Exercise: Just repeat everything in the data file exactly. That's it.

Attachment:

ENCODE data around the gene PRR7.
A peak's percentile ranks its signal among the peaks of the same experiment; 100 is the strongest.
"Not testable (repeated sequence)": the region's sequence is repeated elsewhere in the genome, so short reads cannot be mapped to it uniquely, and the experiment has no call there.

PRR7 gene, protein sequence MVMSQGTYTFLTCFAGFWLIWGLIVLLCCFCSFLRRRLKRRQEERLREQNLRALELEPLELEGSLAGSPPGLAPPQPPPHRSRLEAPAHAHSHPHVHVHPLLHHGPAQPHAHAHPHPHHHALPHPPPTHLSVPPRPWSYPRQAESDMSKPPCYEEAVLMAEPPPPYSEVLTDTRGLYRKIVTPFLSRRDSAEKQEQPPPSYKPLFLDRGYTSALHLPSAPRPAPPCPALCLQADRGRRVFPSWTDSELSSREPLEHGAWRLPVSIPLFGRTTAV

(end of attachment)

ENCODE data around the gene PRR7.
A peak's percentile ranks its signal among the peaks of the same experiment; 100 is the strongest.
"Not testable (repeated sequence)": the region's sequence is repeated elsewhere in the genome, so short reads cannot be mapped to it uniquely, and the experiment has no call there.

PRR7 gene, protein sequence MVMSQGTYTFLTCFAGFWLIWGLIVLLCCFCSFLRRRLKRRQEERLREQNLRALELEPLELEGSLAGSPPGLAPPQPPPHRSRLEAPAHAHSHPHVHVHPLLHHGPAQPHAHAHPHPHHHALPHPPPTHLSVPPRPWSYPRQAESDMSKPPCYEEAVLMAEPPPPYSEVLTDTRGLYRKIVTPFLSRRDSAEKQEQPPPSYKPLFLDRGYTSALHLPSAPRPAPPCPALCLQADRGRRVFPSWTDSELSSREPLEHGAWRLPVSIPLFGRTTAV